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I have a little logical problem over here.

As the title says, I try to build a boardgame as a computer-program (maybe with internet-support, but thats another story)

As for now, I have a map, which has some crossroads in it, hence I cannot simply define the fields as '1, 2, 3, 4, ...' because if there is a crossroad at field 10, I would have more than one field which has to be labeled 11 (Because then there is a field left and right of field 10, for example.)

So the problem is, if I cannot define the Board in numbers then I cannot simply get the possible positions a player can take when he rolls 2d6-dices with calculating 'Field-Nr. + RandomRange(1,6) + RandomRange(1,6)'

Does anybody have an idea, how to define a Map like this on another way, where I still can calculate the possible new-fields for Player X with a 2d6-dice-roll?

Thanks in advance.

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what is a board? which component do you use to build it? BTW, I'll inherit from the component you use for each coordinate, and I'll add it a custom property to store the allowed directions... then, I'll access this property and not its name... –  Whiler May 14 '12 at 1:34
Is the board game carcassone by any chance? Anyway, you explanation is not enough. We can't tell what you mean from this. Well, I can't. Perhaps I'm missing something. –  David Heffernan May 14 '12 at 5:56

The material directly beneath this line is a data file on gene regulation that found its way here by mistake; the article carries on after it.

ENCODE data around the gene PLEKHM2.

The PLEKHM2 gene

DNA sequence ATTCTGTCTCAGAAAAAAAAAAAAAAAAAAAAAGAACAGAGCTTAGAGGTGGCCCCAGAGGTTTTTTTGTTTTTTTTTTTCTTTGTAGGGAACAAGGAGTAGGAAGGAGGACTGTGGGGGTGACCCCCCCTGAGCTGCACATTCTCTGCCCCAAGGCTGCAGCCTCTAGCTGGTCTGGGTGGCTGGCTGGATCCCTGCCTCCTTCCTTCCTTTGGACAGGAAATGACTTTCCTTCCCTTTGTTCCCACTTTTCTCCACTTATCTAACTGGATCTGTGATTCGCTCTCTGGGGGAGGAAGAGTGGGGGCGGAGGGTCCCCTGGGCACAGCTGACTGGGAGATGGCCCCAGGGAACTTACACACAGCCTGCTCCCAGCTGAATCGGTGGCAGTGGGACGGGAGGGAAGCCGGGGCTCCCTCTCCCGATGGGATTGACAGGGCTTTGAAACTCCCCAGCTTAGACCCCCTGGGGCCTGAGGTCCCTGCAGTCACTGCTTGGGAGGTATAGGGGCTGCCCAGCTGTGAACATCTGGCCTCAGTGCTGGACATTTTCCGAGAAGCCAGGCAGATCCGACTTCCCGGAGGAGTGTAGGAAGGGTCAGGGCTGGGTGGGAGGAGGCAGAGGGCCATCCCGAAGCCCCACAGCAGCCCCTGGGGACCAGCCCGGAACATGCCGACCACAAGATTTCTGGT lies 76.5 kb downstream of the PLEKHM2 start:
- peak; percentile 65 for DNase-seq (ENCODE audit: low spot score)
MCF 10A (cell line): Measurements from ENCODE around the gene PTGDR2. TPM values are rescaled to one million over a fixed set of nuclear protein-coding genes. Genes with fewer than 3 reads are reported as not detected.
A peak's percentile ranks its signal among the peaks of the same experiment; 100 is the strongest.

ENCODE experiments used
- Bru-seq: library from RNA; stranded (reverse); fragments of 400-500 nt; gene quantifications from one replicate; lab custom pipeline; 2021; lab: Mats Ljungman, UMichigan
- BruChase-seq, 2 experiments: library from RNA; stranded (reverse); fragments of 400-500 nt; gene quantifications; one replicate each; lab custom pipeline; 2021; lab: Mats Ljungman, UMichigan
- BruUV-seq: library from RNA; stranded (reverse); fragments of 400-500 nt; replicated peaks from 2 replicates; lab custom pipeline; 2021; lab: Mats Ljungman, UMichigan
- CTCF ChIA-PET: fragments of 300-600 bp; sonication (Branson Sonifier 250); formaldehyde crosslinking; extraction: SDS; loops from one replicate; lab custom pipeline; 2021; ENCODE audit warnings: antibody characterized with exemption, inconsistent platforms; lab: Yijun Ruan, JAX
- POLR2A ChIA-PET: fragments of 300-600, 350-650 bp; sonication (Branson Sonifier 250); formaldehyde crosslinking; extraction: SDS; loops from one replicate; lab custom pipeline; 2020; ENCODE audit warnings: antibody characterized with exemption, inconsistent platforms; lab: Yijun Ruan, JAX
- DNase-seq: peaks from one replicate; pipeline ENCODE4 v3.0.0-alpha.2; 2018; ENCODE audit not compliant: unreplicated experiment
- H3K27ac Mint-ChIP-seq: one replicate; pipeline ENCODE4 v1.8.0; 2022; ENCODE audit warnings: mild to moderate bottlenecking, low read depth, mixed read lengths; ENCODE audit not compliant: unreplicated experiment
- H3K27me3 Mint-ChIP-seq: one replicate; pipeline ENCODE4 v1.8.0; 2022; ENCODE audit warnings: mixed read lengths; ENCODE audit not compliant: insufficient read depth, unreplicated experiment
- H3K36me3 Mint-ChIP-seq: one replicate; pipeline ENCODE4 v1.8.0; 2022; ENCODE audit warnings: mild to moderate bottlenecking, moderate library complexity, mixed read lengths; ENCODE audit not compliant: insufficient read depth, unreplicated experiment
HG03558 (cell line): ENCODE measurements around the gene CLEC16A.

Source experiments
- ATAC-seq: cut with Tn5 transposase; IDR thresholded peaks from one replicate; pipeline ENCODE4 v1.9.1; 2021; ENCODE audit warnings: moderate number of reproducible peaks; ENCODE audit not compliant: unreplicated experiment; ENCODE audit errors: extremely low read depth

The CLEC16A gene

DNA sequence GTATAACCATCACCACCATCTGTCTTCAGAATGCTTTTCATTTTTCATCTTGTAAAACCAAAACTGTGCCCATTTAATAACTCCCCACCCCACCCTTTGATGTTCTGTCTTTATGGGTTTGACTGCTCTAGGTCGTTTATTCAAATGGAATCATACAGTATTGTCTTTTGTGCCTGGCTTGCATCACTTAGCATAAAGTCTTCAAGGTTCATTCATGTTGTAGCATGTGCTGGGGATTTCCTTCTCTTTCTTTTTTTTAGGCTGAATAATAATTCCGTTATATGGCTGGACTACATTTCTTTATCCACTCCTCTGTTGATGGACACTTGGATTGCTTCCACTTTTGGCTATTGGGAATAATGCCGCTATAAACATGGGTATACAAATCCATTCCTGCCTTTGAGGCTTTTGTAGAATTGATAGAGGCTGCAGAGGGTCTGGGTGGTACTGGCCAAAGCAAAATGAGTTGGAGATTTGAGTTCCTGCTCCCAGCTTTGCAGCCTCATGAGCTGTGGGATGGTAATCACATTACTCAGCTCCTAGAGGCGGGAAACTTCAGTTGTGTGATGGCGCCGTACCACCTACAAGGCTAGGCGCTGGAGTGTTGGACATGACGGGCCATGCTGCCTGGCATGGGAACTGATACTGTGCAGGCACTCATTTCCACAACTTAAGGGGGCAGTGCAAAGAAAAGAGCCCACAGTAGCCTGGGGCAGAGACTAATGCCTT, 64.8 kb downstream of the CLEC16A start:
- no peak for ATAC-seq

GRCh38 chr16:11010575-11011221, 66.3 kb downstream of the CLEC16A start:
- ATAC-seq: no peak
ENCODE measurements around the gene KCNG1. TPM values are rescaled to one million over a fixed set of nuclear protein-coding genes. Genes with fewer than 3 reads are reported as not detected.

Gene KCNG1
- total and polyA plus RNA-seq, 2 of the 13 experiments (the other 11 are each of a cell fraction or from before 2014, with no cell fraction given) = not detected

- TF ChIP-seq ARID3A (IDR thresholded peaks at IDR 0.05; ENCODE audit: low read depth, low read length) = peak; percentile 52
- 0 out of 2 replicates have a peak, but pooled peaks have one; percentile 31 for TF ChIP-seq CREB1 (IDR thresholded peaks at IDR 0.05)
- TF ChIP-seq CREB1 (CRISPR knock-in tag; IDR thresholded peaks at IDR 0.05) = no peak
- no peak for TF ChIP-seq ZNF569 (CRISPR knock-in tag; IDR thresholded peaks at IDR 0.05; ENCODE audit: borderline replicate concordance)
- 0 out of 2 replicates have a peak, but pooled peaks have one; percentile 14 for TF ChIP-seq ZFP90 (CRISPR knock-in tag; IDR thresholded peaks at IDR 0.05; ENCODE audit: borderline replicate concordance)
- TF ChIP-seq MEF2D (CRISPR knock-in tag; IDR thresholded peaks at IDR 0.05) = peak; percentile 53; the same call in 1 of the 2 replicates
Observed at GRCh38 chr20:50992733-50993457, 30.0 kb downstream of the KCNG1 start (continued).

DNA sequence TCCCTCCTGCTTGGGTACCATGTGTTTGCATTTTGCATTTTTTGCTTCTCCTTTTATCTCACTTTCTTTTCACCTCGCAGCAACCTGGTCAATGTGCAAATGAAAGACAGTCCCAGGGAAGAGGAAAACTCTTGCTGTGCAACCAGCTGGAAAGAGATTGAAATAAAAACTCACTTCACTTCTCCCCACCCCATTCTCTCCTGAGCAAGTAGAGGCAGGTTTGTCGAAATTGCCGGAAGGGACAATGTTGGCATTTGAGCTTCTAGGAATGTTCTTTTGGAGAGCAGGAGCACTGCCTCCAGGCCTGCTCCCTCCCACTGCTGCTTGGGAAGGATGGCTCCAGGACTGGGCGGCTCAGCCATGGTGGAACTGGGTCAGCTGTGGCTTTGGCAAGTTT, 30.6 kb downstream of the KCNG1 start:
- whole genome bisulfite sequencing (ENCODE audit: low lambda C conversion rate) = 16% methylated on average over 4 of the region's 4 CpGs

sorry i wrote this in comment as well... –  azrael11 May 14 '12 at 6:07
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3 Answers 3

up vote 0 down vote accepted

Instead of dynamic arrays, I would recommend using a linked-list of records to describe the surrounding cells, and traverse the player's location and possible moves using that linked-list.

First, define a record that describes each cell in your board's playable grid (the cells on the grid can be four-sided like a chessboard, or hexagonal like in Civilization V) ... each cell record should contain info such as coordinates, which players are also in that cell, any rewards/hazards/etc that would affect gameplay, etc. (you get the idea).

Finally, the linked-list joins all of these cells, effectively pointing to any connected cells. That way, all you'd need is the cell location of Player X and calculate possible moves over n amount of cells (determined by the dice roll), traversing the adjoining cells (that don't have hazards, for example).

If all you want is to track the possible roads, you can also use this approach to identify possible paths (instead of cells) Player X can travel on.

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Okay, now I understand, what my friend tried to tell me earlier :D Thank you very much, that helped a lot. –  user1016675 May 16 '12 at 19:49
Glad to help ... don't forget to select one of the answers provided as your accepted answer, so you can increase your reputation points. –  Cesar Marrero May 18 '12 at 15:48
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If i understand well... (i don't thing so) this might help you. Just use dynamic arrays for your boardgame field and change your actions after the dimensions x,y .... Look at this "type Name = array of {array of ...} Base type; // Dynamic array"

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It sounds like you have a graph of connected vertices. When a player is at a particular vertex of N edges, assuming N < 12, the new Field will be reached from traversing edge number N % ( rand(6) + rand(6) ).

You could also just do rand(12), but that would have an even distribution, unlike 2d6.

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